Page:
The most important thing to remember is that no one knows what causes chemical pregnancy — and it isn’t your fault. In many cases, it’s believed that it can happen if the embryo doesn’t implant in your uterus in the way it would have needed to in order to continue growing. 

    There might have also been some problems with the embryo’s genetic makeup (or DNA). When you conceive, both the egg and the sperm provide 23 chromosomes each. However, if there are some abnormalities with these chromosomes, it can lead to pregnancy loss. This doesn’t mean there’s anything wrong with you, and it doesn’t mean you can’t go on to have a healthy baby later down the line.

    If you’re at all worried about chemical pregnancy and miscarriage, then speak to your doctor. They will be able to advise you on any symptoms you might be experiencing and can serve as a sounding board for all your concerns. 

    There are some factors that have been linked to a higher risk of miscarriage. These include: 

    If you fall into any of the above demographics, please don’t lose hope about your chances of having a healthy pregnancy in the future. Just because you may fit into one or some of these criteria does not mean you will definitely miscarry — far from it. And even if it happens to you once, many people still go on to have a healthy baby later on.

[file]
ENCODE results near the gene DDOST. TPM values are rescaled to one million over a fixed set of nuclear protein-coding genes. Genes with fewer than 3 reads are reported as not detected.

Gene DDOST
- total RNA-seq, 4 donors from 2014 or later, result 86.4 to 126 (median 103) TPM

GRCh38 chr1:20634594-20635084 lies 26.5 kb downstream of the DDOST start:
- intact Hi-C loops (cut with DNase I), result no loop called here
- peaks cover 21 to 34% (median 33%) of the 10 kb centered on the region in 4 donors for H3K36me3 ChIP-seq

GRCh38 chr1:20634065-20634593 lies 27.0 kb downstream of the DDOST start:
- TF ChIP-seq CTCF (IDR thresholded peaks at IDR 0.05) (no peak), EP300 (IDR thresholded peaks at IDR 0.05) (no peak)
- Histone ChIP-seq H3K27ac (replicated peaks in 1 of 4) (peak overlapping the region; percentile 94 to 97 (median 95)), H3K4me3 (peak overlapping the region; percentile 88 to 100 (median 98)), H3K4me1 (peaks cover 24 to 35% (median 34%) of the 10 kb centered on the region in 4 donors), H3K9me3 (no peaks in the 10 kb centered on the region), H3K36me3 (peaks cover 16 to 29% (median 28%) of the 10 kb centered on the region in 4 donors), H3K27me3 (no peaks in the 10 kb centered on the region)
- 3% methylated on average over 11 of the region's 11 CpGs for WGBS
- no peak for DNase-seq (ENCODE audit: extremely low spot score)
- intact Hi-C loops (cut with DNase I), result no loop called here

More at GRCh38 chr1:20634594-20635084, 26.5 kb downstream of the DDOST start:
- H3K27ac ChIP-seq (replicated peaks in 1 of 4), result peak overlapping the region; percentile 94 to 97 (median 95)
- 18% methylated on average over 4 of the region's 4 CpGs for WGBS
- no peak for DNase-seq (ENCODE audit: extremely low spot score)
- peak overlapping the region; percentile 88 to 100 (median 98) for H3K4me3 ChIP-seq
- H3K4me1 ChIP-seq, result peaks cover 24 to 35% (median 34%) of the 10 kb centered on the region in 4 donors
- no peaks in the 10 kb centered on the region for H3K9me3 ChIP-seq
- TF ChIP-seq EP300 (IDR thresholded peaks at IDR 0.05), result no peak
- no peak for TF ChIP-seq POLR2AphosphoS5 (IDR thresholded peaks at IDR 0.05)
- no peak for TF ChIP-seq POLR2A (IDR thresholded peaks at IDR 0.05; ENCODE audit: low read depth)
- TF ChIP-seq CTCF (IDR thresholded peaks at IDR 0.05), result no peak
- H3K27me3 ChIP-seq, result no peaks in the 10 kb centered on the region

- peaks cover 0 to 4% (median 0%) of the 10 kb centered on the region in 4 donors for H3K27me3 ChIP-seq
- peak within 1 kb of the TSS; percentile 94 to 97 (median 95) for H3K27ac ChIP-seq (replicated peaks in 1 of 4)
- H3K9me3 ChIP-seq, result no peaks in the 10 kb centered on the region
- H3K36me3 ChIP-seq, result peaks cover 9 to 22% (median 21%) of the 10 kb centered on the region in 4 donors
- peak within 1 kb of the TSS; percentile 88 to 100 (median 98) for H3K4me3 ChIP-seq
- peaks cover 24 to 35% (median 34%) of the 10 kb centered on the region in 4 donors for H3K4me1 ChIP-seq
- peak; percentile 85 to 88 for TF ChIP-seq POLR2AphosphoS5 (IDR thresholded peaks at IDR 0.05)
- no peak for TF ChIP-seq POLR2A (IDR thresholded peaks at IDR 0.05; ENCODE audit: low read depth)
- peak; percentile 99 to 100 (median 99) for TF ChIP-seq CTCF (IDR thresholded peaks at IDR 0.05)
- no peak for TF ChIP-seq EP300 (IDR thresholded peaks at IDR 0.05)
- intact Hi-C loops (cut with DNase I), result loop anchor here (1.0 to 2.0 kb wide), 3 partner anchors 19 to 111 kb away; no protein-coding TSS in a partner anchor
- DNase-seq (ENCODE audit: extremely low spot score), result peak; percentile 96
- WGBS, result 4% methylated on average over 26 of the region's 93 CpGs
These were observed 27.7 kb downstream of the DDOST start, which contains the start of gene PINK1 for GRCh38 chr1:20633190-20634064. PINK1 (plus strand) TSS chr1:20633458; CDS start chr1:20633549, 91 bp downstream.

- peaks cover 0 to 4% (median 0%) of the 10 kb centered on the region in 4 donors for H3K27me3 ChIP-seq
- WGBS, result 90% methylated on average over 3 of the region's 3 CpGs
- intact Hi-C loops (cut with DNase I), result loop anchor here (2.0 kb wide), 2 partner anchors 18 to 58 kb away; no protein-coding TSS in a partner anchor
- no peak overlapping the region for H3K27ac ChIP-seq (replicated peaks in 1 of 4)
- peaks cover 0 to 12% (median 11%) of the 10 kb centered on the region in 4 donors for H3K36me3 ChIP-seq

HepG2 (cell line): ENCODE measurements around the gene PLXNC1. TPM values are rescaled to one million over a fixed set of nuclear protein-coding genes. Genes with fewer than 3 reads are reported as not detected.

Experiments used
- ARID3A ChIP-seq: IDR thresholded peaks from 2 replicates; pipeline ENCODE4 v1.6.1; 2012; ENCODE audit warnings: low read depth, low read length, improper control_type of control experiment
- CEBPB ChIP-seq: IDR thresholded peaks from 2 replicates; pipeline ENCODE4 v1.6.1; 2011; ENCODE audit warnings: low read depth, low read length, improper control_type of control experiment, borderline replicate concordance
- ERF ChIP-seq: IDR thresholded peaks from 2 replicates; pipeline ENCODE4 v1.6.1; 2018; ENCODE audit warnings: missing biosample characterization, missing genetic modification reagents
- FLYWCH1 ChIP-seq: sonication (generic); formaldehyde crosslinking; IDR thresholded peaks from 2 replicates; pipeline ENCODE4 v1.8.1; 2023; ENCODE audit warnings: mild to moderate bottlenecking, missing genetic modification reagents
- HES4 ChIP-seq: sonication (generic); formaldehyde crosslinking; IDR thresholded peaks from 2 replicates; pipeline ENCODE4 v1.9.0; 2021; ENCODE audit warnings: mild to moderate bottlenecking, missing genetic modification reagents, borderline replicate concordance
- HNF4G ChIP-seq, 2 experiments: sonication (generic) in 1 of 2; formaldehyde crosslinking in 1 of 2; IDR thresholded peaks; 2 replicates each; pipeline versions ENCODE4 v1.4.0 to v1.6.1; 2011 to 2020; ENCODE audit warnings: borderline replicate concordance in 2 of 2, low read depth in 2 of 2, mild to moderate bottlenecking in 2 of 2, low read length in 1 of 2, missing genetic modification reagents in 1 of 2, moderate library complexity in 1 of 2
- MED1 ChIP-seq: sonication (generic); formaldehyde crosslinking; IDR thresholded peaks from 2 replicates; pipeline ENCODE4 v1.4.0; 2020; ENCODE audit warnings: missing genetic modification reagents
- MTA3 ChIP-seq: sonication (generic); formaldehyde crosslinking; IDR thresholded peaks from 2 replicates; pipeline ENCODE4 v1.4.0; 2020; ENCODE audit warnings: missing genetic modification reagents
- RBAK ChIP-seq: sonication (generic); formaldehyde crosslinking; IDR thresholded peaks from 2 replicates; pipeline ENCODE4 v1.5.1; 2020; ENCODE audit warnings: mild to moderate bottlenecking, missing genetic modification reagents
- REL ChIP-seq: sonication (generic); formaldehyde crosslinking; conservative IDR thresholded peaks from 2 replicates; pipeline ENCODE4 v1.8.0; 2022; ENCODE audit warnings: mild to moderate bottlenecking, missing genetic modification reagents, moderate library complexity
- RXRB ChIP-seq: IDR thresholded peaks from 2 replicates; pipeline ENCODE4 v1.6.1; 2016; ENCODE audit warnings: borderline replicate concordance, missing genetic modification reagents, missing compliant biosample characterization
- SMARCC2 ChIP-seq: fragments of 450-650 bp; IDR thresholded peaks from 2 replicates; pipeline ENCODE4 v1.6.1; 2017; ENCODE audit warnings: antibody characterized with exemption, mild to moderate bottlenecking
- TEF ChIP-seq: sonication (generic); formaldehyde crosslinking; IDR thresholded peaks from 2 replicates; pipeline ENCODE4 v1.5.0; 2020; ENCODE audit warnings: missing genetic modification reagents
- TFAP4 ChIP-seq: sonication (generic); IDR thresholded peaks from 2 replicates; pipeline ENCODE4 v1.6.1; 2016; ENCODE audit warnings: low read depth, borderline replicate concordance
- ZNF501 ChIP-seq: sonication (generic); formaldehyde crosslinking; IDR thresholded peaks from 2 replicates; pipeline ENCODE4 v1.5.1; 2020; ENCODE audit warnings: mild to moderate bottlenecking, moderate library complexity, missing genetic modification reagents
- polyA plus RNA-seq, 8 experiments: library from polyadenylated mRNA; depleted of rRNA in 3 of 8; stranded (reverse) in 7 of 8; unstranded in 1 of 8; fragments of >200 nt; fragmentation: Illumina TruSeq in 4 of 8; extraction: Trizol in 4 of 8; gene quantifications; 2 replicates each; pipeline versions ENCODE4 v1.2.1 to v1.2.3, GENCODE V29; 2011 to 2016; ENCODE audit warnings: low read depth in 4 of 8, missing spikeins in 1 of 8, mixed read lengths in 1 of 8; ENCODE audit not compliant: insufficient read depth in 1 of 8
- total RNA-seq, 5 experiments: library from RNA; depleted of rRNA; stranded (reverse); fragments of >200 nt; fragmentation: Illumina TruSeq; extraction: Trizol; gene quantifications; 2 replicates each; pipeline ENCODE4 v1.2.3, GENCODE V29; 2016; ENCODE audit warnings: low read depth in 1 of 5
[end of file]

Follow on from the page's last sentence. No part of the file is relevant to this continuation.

Chemical pregnancy bleeding: What does it look like? 

    Bleeding caused by a chemical pregnancy might look a little bit like your period, and Dr. Levy explains that this is because your embryo hasn’t grown a lot. 

    However, not everyone displays symptoms of a chemical pregnancy in this way. For example, you might notice that you’re experiencing more severe cramps or that your period is a lot heavier than normal. Dr. Rodgers says it might start as spotting and get progressively heavier, and it can last between a few days and up to a week. If the bleeding saturates more than one pad per hour, she advises that you reach out to your health care provider. 

    Seeing blood at any stage of pregnancy can be worrying, but it’s worth remembering that light bleeding in the early weeks doesn’t always mean you’re experiencing a miscarriage. Sometimes it can be a sign of implantation bleeding when the embryo embeds into the wall of your uterus. Alternatively, spotting in the first trimester of pregnancy may be caused by penetrative sex and changes to your cervix. If you notice blood in your underwear in the early stages of pregnancy, try not to panic. Call your doctor and schedule an appointment with them; they’ll be able to help you get to the root cause of it. 

    How is a chemical pregnancy diagnosed and treated?